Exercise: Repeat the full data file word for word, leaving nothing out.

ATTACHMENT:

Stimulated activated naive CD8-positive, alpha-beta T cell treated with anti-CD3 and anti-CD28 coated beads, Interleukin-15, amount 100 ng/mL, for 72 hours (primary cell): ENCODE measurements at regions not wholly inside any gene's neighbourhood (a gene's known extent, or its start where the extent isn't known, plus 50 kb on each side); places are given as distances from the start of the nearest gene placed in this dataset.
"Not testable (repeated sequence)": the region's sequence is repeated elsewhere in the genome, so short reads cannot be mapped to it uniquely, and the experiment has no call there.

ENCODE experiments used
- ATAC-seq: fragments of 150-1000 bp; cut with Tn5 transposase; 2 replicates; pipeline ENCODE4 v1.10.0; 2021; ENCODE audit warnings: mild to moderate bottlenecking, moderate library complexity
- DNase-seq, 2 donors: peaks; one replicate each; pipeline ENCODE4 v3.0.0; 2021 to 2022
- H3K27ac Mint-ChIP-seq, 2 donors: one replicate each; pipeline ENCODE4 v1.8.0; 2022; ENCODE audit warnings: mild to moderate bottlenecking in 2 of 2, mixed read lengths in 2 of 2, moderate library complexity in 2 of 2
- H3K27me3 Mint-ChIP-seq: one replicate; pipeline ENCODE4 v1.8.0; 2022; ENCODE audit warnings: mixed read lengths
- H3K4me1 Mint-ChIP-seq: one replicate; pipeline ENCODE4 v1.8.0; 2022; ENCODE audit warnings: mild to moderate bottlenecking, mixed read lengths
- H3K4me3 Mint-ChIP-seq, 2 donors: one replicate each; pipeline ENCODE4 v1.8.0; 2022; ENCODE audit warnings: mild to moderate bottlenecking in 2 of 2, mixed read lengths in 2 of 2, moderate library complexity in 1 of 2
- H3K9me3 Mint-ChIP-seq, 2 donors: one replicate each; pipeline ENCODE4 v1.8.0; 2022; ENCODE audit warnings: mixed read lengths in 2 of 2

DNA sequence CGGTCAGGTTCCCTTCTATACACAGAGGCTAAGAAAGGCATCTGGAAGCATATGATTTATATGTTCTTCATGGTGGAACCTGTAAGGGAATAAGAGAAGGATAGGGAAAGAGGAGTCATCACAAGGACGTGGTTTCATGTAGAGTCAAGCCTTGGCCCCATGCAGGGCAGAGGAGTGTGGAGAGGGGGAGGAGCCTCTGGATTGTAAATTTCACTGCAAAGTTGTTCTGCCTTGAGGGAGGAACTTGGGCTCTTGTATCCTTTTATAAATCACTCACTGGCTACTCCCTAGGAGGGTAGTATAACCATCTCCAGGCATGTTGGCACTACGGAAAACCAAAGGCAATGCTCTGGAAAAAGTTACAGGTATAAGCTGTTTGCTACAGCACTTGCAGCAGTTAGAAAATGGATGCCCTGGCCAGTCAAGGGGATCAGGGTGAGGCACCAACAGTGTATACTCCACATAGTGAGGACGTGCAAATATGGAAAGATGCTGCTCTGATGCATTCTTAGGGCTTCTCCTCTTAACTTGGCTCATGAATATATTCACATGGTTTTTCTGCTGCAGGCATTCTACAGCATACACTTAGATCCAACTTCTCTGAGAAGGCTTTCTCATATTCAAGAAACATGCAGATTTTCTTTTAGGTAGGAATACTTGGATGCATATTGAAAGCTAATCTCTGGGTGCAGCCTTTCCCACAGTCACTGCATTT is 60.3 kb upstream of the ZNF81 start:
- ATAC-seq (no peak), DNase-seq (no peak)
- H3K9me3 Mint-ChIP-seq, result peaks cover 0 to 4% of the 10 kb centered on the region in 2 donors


Stimulated activated naive CD8-positive, alpha-beta T cell treated with anti-CD3 and anti-CD28 coated beads, Interleukin-15, amount 100 ng/mL, for 72 hours (primary cell): ENCODE measurements at regions not wholly inside any gene's neighbourhood (a gene's known extent, or its start where the extent isn't known, plus 50 kb on each side); places are given as distances from the start of the nearest gene placed in this dataset.
"Not testable (repeated sequence)": the region's sequence is repeated elsewhere in the genome, so short reads cannot be mapped to it uniquely, and the experiment has no call there.

ENCODE experiments used
- ATAC-seq: fragments of 150-1000 bp; cut with Tn5 transposase; 2 replicates; pipeline ENCODE4 v1.10.0; 2021; ENCODE audit warnings: mild to moderate bottlenecking, moderate library complexity
- DNase-seq, 2 donors: peaks; one replicate each; pipeline ENCODE4 v3.0.0; 2021 to 2022
- H3K27ac Mint-ChIP-seq, 2 donors: one replicate each; pipeline ENCODE4 v1.8.0; 2022; ENCODE audit warnings: mild to moderate bottlenecking in 2 of 2, mixed read lengths in 2 of 2, moderate library complexity in 2 of 2
- H3K27me3 Mint-ChIP-seq: one replicate; pipeline ENCODE4 v1.8.0; 2022; ENCODE audit warnings: mixed read lengths
- H3K4me1 Mint-ChIP-seq: one replicate; pipeline ENCODE4 v1.8.0; 2022; ENCODE audit warnings: mild to moderate bottlenecking, mixed read lengths
- H3K4me3 Mint-ChIP-seq, 2 donors: one replicate each; pipeline ENCODE4 v1.8.0; 2022; ENCODE audit warnings: mild to moderate bottlenecking in 2 of 2, mixed read lengths in 2 of 2, moderate library complexity in 1 of 2
- H3K9me3 Mint-ChIP-seq, 2 donors: one replicate each; pipeline ENCODE4 v1.8.0; 2022; ENCODE audit warnings: mixed read lengths in 2 of 2

DNA sequence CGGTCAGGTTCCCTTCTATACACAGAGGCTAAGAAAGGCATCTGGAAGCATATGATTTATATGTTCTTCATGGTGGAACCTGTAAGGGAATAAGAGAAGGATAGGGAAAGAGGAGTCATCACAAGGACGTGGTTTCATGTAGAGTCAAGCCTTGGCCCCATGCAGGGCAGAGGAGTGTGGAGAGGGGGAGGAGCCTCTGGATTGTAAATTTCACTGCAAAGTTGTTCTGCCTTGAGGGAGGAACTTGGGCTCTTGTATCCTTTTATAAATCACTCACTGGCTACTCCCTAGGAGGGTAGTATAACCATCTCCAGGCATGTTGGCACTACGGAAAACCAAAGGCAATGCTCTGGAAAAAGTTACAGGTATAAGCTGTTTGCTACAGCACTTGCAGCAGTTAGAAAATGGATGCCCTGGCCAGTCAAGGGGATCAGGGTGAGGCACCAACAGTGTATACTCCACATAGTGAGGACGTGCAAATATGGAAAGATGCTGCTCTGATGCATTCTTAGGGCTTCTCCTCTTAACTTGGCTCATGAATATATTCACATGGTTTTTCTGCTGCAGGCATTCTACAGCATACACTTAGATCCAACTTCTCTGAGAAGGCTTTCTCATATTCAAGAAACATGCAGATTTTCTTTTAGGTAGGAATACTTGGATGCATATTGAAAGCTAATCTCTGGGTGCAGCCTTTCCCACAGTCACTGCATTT is 60.3 kb upstream of the ZNF81 start:
- ATAC-seq (no peak), DNase-seq (no peak)
- H3K9me3 Mint-ChIP-seq, result peaks cover 0 to 4% of the 10 kb centered on the region in 2 donors